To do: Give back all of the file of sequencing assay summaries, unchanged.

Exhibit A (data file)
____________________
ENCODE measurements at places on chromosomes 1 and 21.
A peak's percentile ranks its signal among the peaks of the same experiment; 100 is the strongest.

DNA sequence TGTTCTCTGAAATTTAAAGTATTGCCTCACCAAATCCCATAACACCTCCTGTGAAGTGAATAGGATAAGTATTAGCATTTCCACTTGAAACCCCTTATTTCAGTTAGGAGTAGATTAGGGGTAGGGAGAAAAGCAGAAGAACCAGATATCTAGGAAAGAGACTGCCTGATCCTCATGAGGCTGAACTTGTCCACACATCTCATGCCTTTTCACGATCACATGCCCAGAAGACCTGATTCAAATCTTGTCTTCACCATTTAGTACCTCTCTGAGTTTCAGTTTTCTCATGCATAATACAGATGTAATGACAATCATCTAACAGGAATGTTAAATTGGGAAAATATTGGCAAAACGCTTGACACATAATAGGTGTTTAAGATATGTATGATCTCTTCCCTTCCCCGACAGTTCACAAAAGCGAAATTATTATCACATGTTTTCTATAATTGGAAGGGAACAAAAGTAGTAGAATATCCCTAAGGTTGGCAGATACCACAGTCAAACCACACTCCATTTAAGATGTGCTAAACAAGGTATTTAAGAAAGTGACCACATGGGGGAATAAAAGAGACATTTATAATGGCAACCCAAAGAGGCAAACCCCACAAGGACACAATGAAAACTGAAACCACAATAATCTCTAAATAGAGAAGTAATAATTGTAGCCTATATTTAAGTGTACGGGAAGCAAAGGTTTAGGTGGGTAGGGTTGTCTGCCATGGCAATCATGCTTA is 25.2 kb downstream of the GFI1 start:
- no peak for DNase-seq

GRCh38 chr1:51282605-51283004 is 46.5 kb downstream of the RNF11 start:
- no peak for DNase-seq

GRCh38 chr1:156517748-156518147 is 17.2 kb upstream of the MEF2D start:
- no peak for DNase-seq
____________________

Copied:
ENCODE measurements at places on chromosomes 1 and 21.
A peak's percentile ranks its signal among the peaks of the same experiment; 100 is the strongest.

DNA sequence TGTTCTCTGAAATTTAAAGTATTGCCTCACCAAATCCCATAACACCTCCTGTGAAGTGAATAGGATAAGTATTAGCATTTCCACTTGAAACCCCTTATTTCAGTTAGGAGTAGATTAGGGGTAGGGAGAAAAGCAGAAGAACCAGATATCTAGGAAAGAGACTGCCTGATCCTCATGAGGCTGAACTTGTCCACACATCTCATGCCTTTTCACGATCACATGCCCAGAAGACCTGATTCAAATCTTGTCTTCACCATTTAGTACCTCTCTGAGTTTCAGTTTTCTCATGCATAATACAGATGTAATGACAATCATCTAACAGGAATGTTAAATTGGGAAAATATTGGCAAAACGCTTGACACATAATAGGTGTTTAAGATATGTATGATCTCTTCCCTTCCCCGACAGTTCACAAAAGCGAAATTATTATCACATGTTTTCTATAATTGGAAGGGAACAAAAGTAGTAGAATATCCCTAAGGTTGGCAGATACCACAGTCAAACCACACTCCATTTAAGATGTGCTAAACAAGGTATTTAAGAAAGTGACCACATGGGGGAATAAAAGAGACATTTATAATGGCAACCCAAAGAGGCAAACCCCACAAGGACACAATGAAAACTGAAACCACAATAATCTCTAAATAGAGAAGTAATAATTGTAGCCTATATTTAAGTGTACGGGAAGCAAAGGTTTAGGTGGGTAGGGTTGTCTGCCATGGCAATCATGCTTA is 25.2 kb downstream of the GFI1 start:
- no peak for DNase-seq

GRCh38 chr1:51282605-51283004 is 46.5 kb downstream of the RNF11 start:
- no peak for DNase-seq

GRCh38 chr1:156517748-156518147 is 17.2 kb upstream of the MEF2D start:
- no peak for DNase-seq